*** DEBUG END ***

When the young reconsider their religion

05 October 2012


From J. Strawson
Sir, - I read with interest Jo Swinney's article "I'm not coming to church any more" (Features, 28 September). Our two boys, both in their 20s, were brought up in an Evangelical Anglican church with a strong children's and youth ministry. Both, however, drifted away from church, and became disenchanted with Christianity in their early teens.

What we have learned from the past ten years is that this is all about relationship, and certainly not about filling the family pew, nice as that would be.

Our older son wanted to spend some time volunteering abroad at the end of his second year at univer­sity, and, through our connections, we were able to arrange for him to spend two weeks with a Christian development charity in Africa. It was that experience, along with the sup­port of Christian friends from his previous school, that helped him to make a commitment as a Chris­tian at age 21. He chose to join a house church, where we joyfully attended his full-immersion baptism.

Our younger son, now living at home after three years at university, is currently going through a time of huge questioning. Forget Alpha: this is hard-core. My husband and I are both in church leadership, and our exhausted 60-something-year-old brains are no doubt benefiting from the workout that they are getting, rethinking areas of our faith which have not seen the light of day for years. We hope and pray that he will eventually come to faith, but would never seek to control him.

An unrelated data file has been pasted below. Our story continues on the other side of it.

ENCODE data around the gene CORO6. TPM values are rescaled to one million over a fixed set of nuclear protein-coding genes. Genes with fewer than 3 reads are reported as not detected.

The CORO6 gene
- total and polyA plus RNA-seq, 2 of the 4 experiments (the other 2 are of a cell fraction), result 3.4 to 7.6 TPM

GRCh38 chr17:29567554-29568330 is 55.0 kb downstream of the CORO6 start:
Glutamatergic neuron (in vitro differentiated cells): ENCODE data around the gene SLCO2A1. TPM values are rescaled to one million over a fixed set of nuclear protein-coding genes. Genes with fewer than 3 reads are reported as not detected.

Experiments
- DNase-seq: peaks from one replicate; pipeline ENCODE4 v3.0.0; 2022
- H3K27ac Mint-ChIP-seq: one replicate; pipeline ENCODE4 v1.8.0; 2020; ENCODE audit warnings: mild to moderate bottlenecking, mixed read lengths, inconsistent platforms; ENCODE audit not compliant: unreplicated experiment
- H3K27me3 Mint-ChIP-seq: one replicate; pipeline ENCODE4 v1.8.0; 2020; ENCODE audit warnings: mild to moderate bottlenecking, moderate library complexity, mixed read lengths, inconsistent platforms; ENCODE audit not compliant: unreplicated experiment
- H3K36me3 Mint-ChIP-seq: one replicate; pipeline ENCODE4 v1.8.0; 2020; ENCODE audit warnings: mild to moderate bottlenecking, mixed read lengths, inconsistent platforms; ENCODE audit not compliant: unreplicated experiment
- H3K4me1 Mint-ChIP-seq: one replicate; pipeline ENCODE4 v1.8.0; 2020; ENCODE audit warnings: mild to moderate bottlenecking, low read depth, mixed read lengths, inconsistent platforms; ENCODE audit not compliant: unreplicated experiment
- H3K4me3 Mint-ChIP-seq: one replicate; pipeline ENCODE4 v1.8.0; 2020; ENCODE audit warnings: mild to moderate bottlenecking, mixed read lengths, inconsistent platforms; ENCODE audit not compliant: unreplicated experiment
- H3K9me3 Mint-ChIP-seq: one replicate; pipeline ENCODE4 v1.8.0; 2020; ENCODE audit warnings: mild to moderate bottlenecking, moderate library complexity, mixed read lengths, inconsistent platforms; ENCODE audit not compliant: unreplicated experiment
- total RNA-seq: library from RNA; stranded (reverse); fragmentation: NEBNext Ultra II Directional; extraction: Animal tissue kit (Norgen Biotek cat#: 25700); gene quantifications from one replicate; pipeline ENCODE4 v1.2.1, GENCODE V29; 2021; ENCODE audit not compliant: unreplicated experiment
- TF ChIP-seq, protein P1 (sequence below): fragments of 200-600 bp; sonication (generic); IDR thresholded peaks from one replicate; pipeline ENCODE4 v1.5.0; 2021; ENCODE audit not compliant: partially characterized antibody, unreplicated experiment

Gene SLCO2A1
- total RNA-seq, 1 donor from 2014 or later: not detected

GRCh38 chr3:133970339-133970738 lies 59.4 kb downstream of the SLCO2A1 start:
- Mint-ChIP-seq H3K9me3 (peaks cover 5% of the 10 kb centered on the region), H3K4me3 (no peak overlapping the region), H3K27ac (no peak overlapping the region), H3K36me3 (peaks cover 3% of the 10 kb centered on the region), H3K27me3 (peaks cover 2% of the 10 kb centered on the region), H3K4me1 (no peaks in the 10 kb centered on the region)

Our older son's faith is far stronger as a result of his time of questioning. He has now made it his own.

It is all about allowing each child to be the person God made him or her to be, not trying to fit them into our mould. I would say to your readers: if your returned son or daughter does not want to go to church with you, have you thought about missing church for once, just to spend a bit of catch-up time with him or her?

55 Northwood Avenue
Purley CR8 2ER

Letters to the editor

Letters for publication should be sent to letters@churchtimes.co.uk.

Letters should be exclusive to the Church Times, and include a full postal address. Your name and address will appear alongside your letter.

Church Times: about us

The Church Times Podcast

Interviews and news analysis from the Church Times team. Listen to this week’s episode online

Welcome to the Church Times

​To explore the Church Times website fully, please sign in or subscribe.

Non-subscribers can read four articles for free each month. (You will need to register.)